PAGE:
Analytics and Monitoring

Video verification is becoming more prevalent. Allowing a security system to send a signal to the central station when it detects an intrusion along with a video clip of what happened; say 15 seconds before the alarm and 15 seconds after the alarm can really help the monitoring station determine what the cause of the alarm was. This will reduce false alarms and allow the authorities to work more efficiently. Some video surveillance systems have the ability to be monitored through a central station designed for watching the video which is different than the central stations designed to monitor security systems. By using video analytics or a trip from a security system, the video guard station can actually watch what is happening in real-time, and speak to the individuals on site, almost like having a guard on site. Depending upon the situation the video guards can dispatch police or try and deter the person from committing a crime knowing they are being watched and spoken to usually gets them to leave very quickly.

In conclusion, it’s very important to determine the reasons for installing video surveillance and utilize an experienced integrator to help in the design. If you just attempt to get three quotes for a video surveillance system, you’re rolling the dice. Most systems can be custom designed regardless of whether you need two cameras at one site or if you plan to integrate one platform with hundreds of cameras at various sights, there’s a solution for almost every installation.

business video surveillance checklist cta

When considering a business video surveillance system, various factors should be considered. Each of these factors will aid in the design, acquisition, installation, and service of your system. We consult with many businesses throughout the year and find while one of the following factors drives the decision to purchase business security cameras, there are other reasons that will determine the final decision of what to install. In this post, we will address these reasons. Video surveillance is a tricky topic because there are so many reasons to install a system and the prices will greatly vary. It’s important to identify your top reasons before you begin the process of selecting a professionally installed system.

business video surveillance checklist cta

1. Prevent Vandalism

Vandalism or graffiti costs local governments and small businesses thousands of dollars to clean up, not to mention the downtime or loss of business during this period. Depending upon the location of your business, vandalism can be a big nuisance. Most vandalism is conducted in public areas in plain view, such as billboards, bus stops, subways, tunnels, train stops, or the like. Before installing surveillance, it is recommended to light the vulnerable areas well. Furthermore, if the vandals are breaking glass, use protective film or change the windows to unbreakable glass. Lastly, you should seriously consider the installation of video surveillance. Small businesses that have vandalism problems as the driving factor can invest in a “Talk Down” remote guard service utilizing video as a live means of protecting the property from vandalism.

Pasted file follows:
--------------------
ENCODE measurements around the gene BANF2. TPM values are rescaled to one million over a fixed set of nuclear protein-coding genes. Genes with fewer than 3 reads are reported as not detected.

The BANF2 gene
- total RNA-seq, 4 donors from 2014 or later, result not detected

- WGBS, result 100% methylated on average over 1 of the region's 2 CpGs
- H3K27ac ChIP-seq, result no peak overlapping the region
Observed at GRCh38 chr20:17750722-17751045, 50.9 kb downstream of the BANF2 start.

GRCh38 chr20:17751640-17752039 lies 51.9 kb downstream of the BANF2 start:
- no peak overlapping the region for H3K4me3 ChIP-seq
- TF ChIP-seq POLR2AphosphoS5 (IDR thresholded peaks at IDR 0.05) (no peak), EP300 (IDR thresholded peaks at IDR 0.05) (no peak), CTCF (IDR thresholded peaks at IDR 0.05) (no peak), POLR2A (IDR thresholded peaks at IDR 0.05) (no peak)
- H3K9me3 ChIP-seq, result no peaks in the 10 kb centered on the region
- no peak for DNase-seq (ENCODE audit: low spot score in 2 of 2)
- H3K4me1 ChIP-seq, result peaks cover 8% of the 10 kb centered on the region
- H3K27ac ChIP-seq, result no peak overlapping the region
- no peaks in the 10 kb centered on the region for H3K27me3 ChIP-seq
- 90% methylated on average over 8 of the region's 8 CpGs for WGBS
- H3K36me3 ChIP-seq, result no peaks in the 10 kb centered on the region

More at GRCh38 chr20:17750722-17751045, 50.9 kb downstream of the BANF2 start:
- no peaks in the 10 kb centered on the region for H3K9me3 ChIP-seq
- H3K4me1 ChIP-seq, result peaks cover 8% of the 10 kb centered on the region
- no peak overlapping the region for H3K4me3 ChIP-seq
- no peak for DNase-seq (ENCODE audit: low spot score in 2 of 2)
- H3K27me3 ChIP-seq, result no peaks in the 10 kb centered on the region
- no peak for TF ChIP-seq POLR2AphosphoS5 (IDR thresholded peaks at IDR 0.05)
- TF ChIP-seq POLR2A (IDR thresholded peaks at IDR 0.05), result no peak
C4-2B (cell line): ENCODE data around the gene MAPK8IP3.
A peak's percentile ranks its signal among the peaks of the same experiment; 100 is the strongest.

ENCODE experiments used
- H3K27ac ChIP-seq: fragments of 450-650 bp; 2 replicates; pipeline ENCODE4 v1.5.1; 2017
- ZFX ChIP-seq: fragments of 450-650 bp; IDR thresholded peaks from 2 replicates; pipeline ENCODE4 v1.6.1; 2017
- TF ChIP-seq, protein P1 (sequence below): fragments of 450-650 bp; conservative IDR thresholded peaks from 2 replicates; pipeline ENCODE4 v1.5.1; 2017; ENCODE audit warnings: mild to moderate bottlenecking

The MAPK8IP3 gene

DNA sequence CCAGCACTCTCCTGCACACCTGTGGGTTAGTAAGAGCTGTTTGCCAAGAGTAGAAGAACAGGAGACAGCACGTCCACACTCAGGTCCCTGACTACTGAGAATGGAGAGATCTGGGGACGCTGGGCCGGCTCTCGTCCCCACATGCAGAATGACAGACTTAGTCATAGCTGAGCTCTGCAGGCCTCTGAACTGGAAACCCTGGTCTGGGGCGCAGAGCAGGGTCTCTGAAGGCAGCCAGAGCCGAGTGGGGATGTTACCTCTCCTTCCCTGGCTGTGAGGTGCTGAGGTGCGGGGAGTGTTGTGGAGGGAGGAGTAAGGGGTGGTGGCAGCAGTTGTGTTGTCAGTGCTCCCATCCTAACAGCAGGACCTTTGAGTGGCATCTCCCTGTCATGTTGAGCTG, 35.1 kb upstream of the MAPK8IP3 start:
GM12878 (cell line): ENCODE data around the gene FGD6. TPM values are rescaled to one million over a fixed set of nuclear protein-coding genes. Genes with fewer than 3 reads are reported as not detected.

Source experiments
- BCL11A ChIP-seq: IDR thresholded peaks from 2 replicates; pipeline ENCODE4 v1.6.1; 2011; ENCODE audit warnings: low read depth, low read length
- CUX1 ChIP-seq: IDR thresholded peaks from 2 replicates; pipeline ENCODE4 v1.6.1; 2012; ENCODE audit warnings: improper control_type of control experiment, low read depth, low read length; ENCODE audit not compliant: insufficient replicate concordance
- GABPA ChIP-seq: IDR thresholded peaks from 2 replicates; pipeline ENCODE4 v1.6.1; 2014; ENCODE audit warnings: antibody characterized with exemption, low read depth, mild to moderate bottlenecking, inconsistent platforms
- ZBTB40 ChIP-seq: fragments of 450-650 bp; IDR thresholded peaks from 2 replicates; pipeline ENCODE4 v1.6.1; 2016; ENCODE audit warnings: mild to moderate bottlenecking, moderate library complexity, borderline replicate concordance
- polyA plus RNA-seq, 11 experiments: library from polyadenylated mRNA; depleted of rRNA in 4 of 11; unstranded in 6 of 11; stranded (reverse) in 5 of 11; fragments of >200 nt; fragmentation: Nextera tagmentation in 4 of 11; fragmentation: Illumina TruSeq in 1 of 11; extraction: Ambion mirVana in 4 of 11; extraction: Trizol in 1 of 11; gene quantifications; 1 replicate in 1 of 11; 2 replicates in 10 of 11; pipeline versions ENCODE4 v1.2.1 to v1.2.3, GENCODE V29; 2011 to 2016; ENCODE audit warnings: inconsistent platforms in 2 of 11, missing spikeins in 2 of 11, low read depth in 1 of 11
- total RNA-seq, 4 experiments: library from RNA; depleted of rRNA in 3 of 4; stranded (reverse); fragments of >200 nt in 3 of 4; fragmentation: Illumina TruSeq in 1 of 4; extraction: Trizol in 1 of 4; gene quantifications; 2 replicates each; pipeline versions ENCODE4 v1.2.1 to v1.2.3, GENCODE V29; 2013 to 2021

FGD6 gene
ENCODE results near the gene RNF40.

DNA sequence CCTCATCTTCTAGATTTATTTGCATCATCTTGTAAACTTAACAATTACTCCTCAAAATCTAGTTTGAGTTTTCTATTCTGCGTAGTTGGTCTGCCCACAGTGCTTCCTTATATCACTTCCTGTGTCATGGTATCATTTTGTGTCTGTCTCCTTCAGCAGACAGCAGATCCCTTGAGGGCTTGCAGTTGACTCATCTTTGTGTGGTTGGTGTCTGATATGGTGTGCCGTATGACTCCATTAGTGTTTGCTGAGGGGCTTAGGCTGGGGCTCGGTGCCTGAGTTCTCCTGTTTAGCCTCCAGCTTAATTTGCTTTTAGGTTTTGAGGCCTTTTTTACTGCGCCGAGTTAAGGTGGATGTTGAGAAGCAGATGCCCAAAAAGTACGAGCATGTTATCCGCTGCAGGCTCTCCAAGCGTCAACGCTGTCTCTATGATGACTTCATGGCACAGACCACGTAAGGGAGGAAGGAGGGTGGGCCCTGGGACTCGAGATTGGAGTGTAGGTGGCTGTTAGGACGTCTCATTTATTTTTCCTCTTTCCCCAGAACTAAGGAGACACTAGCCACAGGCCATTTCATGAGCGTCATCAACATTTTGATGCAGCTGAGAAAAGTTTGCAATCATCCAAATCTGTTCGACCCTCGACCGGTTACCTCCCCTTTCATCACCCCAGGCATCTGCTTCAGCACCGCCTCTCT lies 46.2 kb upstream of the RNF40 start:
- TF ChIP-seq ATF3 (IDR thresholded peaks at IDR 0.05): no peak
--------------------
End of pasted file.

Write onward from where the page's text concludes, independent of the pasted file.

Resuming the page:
2. Reduction of Theft/Break-ins

For businesses that have experienced a theft or break-in, a properly installed video surveillance system can provide the video footage needed for the authorities to make an apprehension. By utilizing high-resolution images recorded at a very high frame rate, this high-quality footage would be used to view facial features or make identification of the individuals dress and identifying marks. Most correctly installed systems, along with the proper signage, will also act as a deterrent. Reduction in theft or the fear of break-ins is usually a huge concern with retail businesses that have a lot of expensive but small items and carry cash inside the location.

arecont vision surroundvideo omni series

HS Tech Group Installs Arecont Vision 20MP H.264 All-in-One Omni-Directional User-Configurable Multi-Sensor Day/Night Indoor/Outdoor Dome IP Cameras

3. Cost Savings Measures

Businesses that watch their bottom line are always looking for ways to cut costs. For some, identifying the amount of shrinkage or internal theft is just a part of doing business. Depending upon how much of this occurs; may make for any easy decision. For example, if you have a documented loss of $5,000 per month from the inventory on your trucks and in the warehouse, the installation of this small business video surveillance system will cost $20,000, and you can safely expect it to reduce this problem by 50%.

Your return on investment for this type of scenario would be just about ten months. Sure there will be upkeep, but you’ve reduced your losses to $2,500 a month, and once the system has been paid for, you have a much smaller annual investment for the upkeep and service. Most businesses would be able to make a decision to install a video surveillance system if there was a similar calculation performed.

For businesses that utilize on-site security guards, a properly design video surveillance system can be a good cost saving tool. A similar comparison in the actual costs of the guards to the capital expenditure and how many months until the return was realized would have to be performed. It may also make sense to utilize a monitored surveillance system as well, allowing the business to be able to deter or interrupt a crime in real-time, instead of just viewing footage the day after. Most integrators familiar with monitored video surveillance systems will be able to design a system for your particular purpose and in some cases may be able to cover more areas than a single guard could at any given time.

4. Increase in Employee Productivity